This the second of two outdoor food courts here in Cancun. It is named El Deck. It features quite a few trucks each specializing in a different type of food. Many varieties from burgers and fries, Japanese, Uruguayan, and Mexican among others. A special treat was live musicans starting at 9PM. This time a local band called ¨Troya¨. We met with our long time friends and fellow CENOTE HUNTERS, Al & Louise from Canada.
Drinks are served by a wait staff. Your table is numbered, and when you choose your truck and order your food you just give them you table number and they bring it to your table when it is finished being prepared.
If you have a chance try El deck you´ll enjoy good food and service while enjoying the music.
I spotted a small restaurant a couple of days ago. It is located at the corner of Nichupte and Av. Contoy (actually it is on Contoy 3 spaces from the intersection). Parking in front is limited to about 4 vehicles but plenty of parking is available on Contoy. We pulled up and were immediately greeted by a friendly waiter. We just wanted a light lunch to try this place out. When the waiter realized that his English and our Spanish were inadequate he brought forth another person who spoke and translated for him. This person kindly explained all the menu items to us in detail and told us that their chef was very very good. So to start I ordered a Pina Colada from the extensive cocktail menu. Suzie wanted a Chelada which is a beer, and lime juice concoction with salt and pepper on the rim of the glass. Both of our drinks were ice cold and delicious. The atmosphere was just what we expected meaning a palapa style roof, colorful tables and chairs brightly painted. A large, well equipped bar was located at the rear of the open air style restaurant. There were numerous large flat screen TVs showing a golf tournament while we were there. The music being played in the background ranged from Shakira to Sade and was at just the right volume.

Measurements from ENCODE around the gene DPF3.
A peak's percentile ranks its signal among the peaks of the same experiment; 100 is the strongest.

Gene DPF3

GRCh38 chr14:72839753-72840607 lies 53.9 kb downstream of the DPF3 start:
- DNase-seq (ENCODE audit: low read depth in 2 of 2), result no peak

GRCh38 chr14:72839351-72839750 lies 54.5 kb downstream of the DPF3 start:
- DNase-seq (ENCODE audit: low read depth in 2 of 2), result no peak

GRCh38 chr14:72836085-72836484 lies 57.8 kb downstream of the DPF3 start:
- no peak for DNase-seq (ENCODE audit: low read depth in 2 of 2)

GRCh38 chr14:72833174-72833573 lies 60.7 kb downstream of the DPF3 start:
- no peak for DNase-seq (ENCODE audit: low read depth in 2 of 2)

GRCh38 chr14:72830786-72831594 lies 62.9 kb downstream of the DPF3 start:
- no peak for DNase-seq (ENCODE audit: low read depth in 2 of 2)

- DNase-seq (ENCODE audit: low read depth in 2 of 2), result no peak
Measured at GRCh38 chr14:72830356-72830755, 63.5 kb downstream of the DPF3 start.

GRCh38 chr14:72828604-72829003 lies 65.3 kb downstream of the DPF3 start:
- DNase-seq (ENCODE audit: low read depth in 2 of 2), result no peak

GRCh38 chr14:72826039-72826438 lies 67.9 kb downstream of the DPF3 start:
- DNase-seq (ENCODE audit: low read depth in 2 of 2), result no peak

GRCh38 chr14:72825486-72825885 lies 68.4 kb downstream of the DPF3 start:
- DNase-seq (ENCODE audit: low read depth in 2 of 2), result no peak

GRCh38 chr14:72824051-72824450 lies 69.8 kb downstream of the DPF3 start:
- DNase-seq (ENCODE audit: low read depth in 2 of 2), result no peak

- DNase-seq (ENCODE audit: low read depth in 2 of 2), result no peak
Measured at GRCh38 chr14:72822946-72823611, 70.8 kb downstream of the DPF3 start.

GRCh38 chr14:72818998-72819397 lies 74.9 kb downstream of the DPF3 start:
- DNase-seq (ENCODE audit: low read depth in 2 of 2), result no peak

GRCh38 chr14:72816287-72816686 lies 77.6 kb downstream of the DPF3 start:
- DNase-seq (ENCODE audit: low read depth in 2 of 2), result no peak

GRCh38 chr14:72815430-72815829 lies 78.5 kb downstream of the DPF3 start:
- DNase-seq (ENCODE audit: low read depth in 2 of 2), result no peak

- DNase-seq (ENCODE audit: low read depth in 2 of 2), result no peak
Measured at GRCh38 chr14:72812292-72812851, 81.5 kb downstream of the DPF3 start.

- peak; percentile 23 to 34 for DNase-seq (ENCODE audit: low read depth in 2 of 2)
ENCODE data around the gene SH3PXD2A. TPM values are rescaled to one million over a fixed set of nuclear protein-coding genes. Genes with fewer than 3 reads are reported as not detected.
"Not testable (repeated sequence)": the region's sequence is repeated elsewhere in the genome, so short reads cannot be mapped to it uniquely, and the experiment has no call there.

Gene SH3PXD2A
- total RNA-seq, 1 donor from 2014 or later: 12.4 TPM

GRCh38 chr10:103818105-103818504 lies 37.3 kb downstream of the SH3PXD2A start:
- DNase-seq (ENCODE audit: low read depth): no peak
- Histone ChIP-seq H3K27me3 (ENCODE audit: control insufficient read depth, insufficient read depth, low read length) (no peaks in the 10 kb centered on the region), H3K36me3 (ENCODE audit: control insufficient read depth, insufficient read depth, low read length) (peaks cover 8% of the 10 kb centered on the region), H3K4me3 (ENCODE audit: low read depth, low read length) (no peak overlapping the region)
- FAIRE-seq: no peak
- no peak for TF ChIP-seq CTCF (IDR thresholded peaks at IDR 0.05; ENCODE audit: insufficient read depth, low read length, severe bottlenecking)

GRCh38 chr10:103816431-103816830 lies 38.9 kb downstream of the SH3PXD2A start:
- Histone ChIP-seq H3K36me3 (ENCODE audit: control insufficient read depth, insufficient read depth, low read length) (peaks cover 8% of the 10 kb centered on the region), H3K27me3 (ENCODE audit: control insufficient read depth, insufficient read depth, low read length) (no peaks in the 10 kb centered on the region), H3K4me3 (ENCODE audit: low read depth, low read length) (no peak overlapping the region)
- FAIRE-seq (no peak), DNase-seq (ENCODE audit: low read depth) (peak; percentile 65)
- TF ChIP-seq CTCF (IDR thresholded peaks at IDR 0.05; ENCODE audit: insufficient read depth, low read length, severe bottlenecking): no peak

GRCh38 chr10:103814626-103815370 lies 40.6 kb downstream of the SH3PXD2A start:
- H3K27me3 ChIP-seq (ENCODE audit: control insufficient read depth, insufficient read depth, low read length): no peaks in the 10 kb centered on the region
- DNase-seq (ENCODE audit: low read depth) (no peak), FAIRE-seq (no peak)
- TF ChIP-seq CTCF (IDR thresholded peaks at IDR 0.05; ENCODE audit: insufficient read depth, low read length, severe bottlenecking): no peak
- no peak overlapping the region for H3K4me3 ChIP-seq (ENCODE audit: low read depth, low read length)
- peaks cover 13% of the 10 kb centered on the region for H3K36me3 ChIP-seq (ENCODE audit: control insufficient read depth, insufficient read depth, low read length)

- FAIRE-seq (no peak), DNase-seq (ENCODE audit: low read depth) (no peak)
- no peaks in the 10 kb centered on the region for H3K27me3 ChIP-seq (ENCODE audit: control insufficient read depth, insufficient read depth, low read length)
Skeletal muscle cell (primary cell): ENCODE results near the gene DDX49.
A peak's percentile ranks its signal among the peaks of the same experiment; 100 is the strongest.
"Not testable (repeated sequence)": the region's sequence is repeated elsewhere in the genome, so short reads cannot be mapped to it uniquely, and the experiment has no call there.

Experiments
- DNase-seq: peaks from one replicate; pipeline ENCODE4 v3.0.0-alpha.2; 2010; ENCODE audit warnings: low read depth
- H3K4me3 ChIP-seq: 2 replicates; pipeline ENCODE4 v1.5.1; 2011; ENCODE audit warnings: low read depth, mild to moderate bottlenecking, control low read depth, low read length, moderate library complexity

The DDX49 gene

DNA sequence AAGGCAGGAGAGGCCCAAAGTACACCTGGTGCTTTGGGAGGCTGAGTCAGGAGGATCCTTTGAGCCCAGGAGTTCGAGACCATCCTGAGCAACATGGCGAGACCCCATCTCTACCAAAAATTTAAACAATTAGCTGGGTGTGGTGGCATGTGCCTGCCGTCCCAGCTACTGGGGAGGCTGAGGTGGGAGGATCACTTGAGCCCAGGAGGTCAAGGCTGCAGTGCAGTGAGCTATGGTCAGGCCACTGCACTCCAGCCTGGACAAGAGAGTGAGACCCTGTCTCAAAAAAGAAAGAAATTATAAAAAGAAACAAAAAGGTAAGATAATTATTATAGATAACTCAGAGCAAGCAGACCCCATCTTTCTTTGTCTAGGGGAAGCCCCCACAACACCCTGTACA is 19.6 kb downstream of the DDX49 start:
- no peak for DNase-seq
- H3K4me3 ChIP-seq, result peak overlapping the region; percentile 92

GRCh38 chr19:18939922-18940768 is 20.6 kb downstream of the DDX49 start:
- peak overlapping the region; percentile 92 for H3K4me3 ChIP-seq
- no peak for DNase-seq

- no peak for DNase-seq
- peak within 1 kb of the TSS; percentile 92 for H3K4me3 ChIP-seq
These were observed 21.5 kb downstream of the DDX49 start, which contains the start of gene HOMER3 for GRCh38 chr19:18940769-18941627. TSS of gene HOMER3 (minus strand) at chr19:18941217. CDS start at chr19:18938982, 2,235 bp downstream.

Weordered several small items and shared them in order to judge the taste and quality of the food. Everything was beautifully plated and the tastes were truly special.
Theambience was perfect, the service was very attentive, and the food was something very special. We will be returning soon. They are open until 11PM so our next visit will be for dinner. Sometimes I feel very lucky to come across a restaurant like this. We left feeling that we had discovered a new favorite. If you get the chance give this place a try. You won´t be sorry.